ECA calls for a network of electric vehicle charging points
According to survey figures just released, just over half (51%) of NHS Trusts have now installed EV Charging Infrastructure (EVCI) for their staff, patients and the wider community.
Leading electrical contracting body ECA has welcomed the uptake of EVCI by the Trusts as a positive move towards net zero carbon, but according to ECA’s Energy advisor Luke Osborne, “We need a coordinated plan for EV charging to help the public sector and the UK to achieve its decarbonisation targets. Hospitals are integral to their communities, so their plans must reach out more widely to include the wider road network”.
The latest data was obtained through a FOI request by power management business Eaton, issued to 173 NHS Foundation Trusts across the UK, with 142 of Trusts responding.
Gearing up for more EVCI
ECA, which represents a range of businesses that major in EV charging installation, regards an integrated UK EV charging network as vital to enabling the planned national shift to fossil fuel-free motoring. While half (51%) of NHS Trusts already report EVCI on-site, a further 43% plan to install charging facilities on-site within the next five years. Just 6% of NHS trusts had no plans to introduce EVCI.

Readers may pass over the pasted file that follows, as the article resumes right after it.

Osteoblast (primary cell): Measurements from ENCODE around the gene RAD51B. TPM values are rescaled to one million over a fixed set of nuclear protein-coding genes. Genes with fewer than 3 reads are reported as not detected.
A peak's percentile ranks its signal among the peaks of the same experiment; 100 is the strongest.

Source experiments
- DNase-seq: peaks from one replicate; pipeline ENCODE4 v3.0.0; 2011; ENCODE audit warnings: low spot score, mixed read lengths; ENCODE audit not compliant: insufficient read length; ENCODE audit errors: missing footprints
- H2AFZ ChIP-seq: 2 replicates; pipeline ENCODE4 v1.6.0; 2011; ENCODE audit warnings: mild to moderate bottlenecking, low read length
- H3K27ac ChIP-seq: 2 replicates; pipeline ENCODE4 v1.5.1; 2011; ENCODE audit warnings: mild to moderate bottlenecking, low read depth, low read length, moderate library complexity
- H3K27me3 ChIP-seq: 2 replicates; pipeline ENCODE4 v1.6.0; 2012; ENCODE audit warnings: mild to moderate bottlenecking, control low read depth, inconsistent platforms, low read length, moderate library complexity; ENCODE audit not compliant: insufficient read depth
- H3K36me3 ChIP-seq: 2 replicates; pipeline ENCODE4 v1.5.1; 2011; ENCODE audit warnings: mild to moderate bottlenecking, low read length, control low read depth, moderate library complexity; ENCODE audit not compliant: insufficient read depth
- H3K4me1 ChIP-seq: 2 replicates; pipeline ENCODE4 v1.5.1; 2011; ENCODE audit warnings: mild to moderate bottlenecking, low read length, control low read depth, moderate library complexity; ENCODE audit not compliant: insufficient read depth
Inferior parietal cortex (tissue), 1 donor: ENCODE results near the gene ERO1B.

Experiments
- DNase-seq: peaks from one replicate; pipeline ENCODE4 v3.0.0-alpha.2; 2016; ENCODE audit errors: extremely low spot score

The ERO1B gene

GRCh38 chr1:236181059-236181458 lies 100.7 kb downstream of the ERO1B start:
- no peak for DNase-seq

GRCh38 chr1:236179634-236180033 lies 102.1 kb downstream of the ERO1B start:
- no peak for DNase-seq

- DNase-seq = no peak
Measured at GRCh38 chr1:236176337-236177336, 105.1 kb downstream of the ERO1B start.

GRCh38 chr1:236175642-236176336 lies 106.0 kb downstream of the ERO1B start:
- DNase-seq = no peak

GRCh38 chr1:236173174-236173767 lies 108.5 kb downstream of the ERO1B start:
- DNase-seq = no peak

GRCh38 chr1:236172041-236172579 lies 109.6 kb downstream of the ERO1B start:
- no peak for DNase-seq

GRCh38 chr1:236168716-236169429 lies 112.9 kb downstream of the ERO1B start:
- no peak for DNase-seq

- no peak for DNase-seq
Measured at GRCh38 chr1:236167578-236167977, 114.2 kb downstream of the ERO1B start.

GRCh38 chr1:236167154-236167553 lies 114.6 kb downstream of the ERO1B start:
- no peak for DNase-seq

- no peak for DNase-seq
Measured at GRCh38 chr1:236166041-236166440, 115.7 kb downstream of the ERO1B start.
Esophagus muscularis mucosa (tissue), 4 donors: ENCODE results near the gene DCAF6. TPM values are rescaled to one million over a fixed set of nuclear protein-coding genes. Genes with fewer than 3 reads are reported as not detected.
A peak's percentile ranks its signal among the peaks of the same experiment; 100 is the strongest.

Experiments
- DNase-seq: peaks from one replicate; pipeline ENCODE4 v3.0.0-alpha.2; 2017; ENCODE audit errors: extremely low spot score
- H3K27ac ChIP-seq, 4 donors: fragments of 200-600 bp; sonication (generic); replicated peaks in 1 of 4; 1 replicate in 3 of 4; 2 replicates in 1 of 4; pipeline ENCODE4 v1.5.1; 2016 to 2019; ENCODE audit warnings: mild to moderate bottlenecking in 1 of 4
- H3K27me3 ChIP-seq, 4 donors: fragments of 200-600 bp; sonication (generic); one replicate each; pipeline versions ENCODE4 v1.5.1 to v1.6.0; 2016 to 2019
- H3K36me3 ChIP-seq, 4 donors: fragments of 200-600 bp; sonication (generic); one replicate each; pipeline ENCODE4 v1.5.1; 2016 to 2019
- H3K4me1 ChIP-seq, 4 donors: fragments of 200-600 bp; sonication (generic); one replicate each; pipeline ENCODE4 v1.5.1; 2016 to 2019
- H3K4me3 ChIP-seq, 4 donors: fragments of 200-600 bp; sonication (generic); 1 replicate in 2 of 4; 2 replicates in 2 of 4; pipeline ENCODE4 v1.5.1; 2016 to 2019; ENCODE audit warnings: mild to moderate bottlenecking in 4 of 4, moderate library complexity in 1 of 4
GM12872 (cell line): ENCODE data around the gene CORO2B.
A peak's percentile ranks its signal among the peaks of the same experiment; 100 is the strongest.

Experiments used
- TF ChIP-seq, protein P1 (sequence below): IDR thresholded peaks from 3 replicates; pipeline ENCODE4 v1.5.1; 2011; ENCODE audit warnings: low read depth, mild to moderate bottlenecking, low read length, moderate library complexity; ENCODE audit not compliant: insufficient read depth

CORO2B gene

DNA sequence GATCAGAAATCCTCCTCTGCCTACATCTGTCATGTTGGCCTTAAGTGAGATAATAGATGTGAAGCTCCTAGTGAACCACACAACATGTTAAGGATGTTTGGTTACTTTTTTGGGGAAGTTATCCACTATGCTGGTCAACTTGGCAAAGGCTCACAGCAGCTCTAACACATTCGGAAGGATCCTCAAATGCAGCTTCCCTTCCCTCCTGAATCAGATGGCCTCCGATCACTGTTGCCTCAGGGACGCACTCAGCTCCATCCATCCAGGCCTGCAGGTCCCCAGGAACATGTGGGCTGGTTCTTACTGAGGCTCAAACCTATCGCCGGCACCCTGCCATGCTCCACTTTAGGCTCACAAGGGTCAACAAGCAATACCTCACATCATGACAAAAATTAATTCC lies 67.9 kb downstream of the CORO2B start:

However, when asked about the impact of EVCI on their existing electrical infrastructure, half (53%) of NHS Trusts flagged that they would need more electrical capacity, while two thirds (41%) said it may incur additional energy costs through greater peak demand. Just a quarter (24%) saw potential to create new revenue streams from new EV charging facilities.
The FOI also revealed that very few NHS trusts (11%) are currently selling energy to the grid through energy storage technologies, including vehicle to grid. One fifth (23%) plan to use energy storage to start selling energy to the grid in the next five years, but two-thirds (65%) have no plans to do so.
ECA’s Luke Osborne added “Vehicle to grid technologies allow electric vehicles to store energy and discharge it back to the electricity grid when it is most needed, creating bi-directional supply that offers financial opportunities for public sector and other operators”.
Yet despite significant progress with EVCI, over half (53%) of the Trusts reported they are either behind on their wider decarbonisation targets or do not have clear emissions reduction goals.
Just two fifths (38%) are on track to meet their carbon reduction goals, while only 5% said they are ahead of their target.